Research to action: maximising ranger-collected data to tackle elephant poaching

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ICCS postdoc Tim Kuiper and Professor E.J. Milner-Gulland are partnering with the Zimbabwe Parks and Wildlife Management Authority to help tackle elephant poaching through leveraging poaching data collected by wildlife rangers. Ranger detections of elephant carcasses have immense value for tackling poaching – helping park managers track changes in poaching, and strategically direct and measure the performance of different antipoaching strategies. In late 2020, Tim was awarded a Fellowship from the Oxford Policy Engagement Network to translate his PhD research into action in Zimbabwe. Tim’s PhD assessed the reliability of ranger-collected data and how these data were used by park managers in the Zambezi Valley.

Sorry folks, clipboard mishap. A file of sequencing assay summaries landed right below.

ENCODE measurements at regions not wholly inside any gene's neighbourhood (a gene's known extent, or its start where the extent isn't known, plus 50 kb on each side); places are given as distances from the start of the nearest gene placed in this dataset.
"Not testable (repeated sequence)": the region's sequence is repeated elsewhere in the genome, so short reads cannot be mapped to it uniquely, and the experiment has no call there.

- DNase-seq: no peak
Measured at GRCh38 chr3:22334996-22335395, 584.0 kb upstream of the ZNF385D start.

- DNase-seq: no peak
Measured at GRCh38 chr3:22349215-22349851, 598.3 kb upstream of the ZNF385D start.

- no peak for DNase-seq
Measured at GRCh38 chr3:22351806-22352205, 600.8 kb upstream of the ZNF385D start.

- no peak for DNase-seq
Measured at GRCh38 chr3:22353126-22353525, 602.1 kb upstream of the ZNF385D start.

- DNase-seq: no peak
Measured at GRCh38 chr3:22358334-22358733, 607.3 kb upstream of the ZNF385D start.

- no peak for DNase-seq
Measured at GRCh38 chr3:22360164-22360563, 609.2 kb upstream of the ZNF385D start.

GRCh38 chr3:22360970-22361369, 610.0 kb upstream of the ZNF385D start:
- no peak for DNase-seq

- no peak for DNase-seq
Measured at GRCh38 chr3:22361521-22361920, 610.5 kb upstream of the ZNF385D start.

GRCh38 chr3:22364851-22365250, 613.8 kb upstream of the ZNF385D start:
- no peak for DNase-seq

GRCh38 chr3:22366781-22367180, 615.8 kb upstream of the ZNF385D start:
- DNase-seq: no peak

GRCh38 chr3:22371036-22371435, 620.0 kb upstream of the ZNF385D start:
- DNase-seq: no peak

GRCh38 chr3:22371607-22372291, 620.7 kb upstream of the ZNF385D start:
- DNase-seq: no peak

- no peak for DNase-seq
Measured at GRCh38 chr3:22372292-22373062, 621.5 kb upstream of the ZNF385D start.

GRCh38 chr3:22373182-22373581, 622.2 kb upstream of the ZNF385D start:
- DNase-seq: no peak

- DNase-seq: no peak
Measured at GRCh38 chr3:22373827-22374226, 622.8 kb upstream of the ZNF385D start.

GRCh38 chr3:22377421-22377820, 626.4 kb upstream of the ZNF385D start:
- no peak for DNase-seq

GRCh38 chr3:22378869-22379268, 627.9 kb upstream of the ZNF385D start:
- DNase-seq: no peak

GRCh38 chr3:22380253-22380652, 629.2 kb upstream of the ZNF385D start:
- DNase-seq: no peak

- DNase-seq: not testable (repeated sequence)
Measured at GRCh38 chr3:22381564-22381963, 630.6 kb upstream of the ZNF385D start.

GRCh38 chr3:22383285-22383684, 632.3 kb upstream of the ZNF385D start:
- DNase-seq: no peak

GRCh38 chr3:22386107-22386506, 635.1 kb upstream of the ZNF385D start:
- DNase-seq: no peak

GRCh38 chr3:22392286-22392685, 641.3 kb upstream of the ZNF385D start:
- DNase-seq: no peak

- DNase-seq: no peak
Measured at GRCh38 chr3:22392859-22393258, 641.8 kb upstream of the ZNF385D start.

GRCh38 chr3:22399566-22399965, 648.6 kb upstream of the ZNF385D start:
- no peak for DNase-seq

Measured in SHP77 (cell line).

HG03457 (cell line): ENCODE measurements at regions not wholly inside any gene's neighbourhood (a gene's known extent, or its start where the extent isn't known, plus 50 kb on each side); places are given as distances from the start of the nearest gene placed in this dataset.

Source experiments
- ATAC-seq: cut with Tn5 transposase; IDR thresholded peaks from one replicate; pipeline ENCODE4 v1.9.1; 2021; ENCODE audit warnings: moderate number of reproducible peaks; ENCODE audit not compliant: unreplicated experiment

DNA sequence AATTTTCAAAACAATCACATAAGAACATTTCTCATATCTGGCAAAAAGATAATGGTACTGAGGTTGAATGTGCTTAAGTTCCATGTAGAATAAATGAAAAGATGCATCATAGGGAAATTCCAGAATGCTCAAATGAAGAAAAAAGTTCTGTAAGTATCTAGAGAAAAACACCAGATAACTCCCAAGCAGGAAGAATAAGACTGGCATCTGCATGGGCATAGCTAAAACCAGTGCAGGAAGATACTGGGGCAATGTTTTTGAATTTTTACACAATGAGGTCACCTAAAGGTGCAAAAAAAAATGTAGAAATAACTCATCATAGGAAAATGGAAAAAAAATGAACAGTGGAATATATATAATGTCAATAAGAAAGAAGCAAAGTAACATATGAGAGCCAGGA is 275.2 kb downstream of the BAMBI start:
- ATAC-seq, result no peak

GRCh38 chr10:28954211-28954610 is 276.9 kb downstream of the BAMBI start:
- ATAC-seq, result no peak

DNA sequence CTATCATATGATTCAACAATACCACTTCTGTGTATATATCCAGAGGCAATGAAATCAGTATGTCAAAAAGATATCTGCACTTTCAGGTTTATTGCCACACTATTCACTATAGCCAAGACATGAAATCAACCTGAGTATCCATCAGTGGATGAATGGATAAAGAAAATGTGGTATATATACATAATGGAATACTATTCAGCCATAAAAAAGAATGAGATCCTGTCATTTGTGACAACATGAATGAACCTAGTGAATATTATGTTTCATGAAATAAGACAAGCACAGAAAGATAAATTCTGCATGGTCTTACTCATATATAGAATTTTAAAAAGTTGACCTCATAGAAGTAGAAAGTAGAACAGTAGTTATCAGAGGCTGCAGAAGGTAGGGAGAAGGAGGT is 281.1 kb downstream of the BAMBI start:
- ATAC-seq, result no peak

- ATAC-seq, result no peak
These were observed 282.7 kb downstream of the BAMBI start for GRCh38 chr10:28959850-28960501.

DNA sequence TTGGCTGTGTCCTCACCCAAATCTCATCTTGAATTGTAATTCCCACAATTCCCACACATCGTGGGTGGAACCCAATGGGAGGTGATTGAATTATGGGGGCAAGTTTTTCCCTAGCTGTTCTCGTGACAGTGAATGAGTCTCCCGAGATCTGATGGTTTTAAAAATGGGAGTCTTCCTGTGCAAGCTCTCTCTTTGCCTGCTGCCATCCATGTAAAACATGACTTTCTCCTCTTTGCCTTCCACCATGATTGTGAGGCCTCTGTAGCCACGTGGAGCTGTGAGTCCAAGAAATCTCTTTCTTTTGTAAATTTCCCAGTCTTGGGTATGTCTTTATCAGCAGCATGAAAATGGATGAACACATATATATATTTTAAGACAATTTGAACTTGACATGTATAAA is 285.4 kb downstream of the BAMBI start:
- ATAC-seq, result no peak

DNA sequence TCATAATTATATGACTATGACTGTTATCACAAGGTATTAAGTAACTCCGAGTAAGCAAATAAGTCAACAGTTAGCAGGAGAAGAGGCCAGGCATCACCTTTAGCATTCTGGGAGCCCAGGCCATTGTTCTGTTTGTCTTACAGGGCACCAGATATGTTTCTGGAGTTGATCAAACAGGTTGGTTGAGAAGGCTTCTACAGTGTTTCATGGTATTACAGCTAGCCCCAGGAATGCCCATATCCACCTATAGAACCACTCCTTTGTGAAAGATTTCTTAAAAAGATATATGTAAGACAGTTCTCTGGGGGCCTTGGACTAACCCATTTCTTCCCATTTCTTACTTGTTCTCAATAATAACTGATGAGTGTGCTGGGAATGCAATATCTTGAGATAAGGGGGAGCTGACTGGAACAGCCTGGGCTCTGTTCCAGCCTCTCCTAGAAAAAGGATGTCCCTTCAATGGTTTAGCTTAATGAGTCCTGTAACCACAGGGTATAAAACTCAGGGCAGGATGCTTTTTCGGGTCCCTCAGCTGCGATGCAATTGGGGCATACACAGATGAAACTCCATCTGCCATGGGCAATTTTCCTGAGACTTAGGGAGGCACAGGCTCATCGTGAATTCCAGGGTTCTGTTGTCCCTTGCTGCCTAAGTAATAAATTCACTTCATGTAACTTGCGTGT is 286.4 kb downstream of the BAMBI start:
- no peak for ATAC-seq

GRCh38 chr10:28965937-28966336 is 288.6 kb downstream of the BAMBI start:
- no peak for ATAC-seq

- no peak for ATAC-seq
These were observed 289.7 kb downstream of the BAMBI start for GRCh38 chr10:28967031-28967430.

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A ranger uses a handheld device to record an old elephant carcass while on patrol (Photo: Tim Kuiper; used with the permission of the ranger).

 

 

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Two-way knowledge exchange

ZimParks staff have been close research collaborators since 2018, co-authoring two recent publications with Tim: one on participatory modelling to identify elephant poaching hotspots from ranger-collected data, and another on ranger perceptions of data collection. Knowledge Exchange thus started with ZimParks partners sharing their local knowledge and experience to direct Tim’s PhD research. Now ZimParks partners and ICCS are working together to identify specific policy processes and strategies to maximise the use of ranger-collected data to tackle elephant poaching in Zimbabwe.